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Access to the Hunter River, a tributary of Lake Hawea, is set to be resolved at a meeting of the Queenstown Lakes District Council next week, QLDC corporate and regulatory general manager Roger Taylor said.
“There has been a longstanding and complex issue around access for motorised craft which is governed both by the Council’s District Plan and its Waterways Navigation and Safety Bylaw,” Mr Taylor said.
In short, under the existing regime the river was closed to any vessel from May to October and was open to vessels travelling under five knots in the remaining six months of the year.
“The issue being that the five knot limit effectively precludes any safe navigation of the Hunter River by jet boat, it’s simply not a river that can be travelled on at a low rate of knots,” Mr Taylor said. The Hunter River was a substantial, fast flowing and in places braided waterway.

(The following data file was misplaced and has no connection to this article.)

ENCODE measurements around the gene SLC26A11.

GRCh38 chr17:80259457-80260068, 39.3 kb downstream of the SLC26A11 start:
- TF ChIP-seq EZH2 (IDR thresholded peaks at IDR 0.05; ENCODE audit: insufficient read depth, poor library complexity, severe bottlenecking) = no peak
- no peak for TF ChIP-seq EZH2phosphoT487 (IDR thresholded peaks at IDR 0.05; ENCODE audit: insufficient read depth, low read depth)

Under the Local Government Act the Council was obligated to review all bylaws, including the waterways bylaw.
“The Hunter River access issue rekindled as a result of consultation on the Waterways Bylaw, the opportunity was taken to engage in wider consultation,” Mr Taylor said.
In February the Wanaka Community Board recommended to the hearing panel that the five knot limit should remain.
“The panel has had to consider all issues and weigh the issue of safety versus amenity. With the fullness of information available to it, the panel is recommending to the Council that the five knot speed limit be uplifted,’ Mr Taylor said.
The recommended revisions to the bylaw would be considered by the full Council at Tuesday’s meeting.
“Effectively if the Council chooses to adopt the recommendations then the Hunter River will be able to be safely accessed by non-commercial, recreational jet boaters from 1 November to 30 April,” Mr Taylor said.
If adopted, the Council would be asking recreational and commercial anglers and recreational jet boaters to share the resource as already occurred on other rivers in the district.